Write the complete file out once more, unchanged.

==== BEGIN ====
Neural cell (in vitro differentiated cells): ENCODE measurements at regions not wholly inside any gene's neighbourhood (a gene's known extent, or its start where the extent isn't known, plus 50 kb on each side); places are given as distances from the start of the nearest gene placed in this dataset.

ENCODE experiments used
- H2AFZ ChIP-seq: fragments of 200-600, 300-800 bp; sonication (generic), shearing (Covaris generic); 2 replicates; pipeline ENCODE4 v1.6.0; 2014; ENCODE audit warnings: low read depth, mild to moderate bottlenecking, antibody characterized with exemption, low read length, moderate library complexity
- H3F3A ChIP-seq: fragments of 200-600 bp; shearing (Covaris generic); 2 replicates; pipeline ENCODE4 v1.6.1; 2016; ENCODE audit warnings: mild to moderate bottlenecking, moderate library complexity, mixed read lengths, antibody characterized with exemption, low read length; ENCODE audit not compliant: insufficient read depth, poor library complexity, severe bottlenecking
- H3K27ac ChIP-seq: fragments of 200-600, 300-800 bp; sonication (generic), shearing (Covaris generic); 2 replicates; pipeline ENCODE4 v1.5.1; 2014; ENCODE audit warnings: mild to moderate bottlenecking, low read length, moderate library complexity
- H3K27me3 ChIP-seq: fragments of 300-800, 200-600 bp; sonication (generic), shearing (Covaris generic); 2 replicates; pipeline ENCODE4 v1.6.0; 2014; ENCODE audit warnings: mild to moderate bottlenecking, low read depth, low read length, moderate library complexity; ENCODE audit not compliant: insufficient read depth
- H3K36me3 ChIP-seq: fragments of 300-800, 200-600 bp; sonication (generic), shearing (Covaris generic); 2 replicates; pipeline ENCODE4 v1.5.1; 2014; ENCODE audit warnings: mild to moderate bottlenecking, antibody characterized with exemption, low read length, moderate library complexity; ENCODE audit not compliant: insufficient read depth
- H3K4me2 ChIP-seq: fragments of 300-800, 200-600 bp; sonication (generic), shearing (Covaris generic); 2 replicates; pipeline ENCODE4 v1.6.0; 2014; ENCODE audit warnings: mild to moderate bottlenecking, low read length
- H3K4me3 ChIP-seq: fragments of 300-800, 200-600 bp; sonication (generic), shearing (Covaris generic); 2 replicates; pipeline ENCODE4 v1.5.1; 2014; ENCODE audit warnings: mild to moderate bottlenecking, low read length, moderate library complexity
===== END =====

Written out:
Neural cell (in vitro differentiated cells): ENCODE measurements at regions not wholly inside any gene's neighbourhood (a gene's known extent, or its start where the extent isn't known, plus 50 kb on each side); places are given as distances from the start of the nearest gene placed in this dataset.

ENCODE experiments used
- H2AFZ ChIP-seq: fragments of 200-600, 300-800 bp; sonication (generic), shearing (Covaris generic); 2 replicates; pipeline ENCODE4 v1.6.0; 2014; ENCODE audit warnings: low read depth, mild to moderate bottlenecking, antibody characterized with exemption, low read length, moderate library complexity
- H3F3A ChIP-seq: fragments of 200-600 bp; shearing (Covaris generic); 2 replicates; pipeline ENCODE4 v1.6.1; 2016; ENCODE audit warnings: mild to moderate bottlenecking, moderate library complexity, mixed read lengths, antibody characterized with exemption, low read length; ENCODE audit not compliant: insufficient read depth, poor library complexity, severe bottlenecking
- H3K27ac ChIP-seq: fragments of 200-600, 300-800 bp; sonication (generic), shearing (Covaris generic); 2 replicates; pipeline ENCODE4 v1.5.1; 2014; ENCODE audit warnings: mild to moderate bottlenecking, low read length, moderate library complexity
- H3K27me3 ChIP-seq: fragments of 300-800, 200-600 bp; sonication (generic), shearing (Covaris generic); 2 replicates; pipeline ENCODE4 v1.6.0; 2014; ENCODE audit warnings: mild to moderate bottlenecking, low read depth, low read length, moderate library complexity; ENCODE audit not compliant: insufficient read depth
- H3K36me3 ChIP-seq: fragments of 300-800, 200-600 bp; sonication (generic), shearing (Covaris generic); 2 replicates; pipeline ENCODE4 v1.5.1; 2014; ENCODE audit warnings: mild to moderate bottlenecking, antibody characterized with exemption, low read length, moderate library complexity; ENCODE audit not compliant: insufficient read depth
- H3K4me2 ChIP-seq: fragments of 300-800, 200-600 bp; sonication (generic), shearing (Covaris generic); 2 replicates; pipeline ENCODE4 v1.6.0; 2014; ENCODE audit warnings: mild to moderate bottlenecking, low read length
- H3K4me3 ChIP-seq: fragments of 300-800, 200-600 bp; sonication (generic), shearing (Covaris generic); 2 replicates; pipeline ENCODE4 v1.5.1; 2014; ENCODE audit warnings: mild to moderate bottlenecking, low read length, moderate library complexity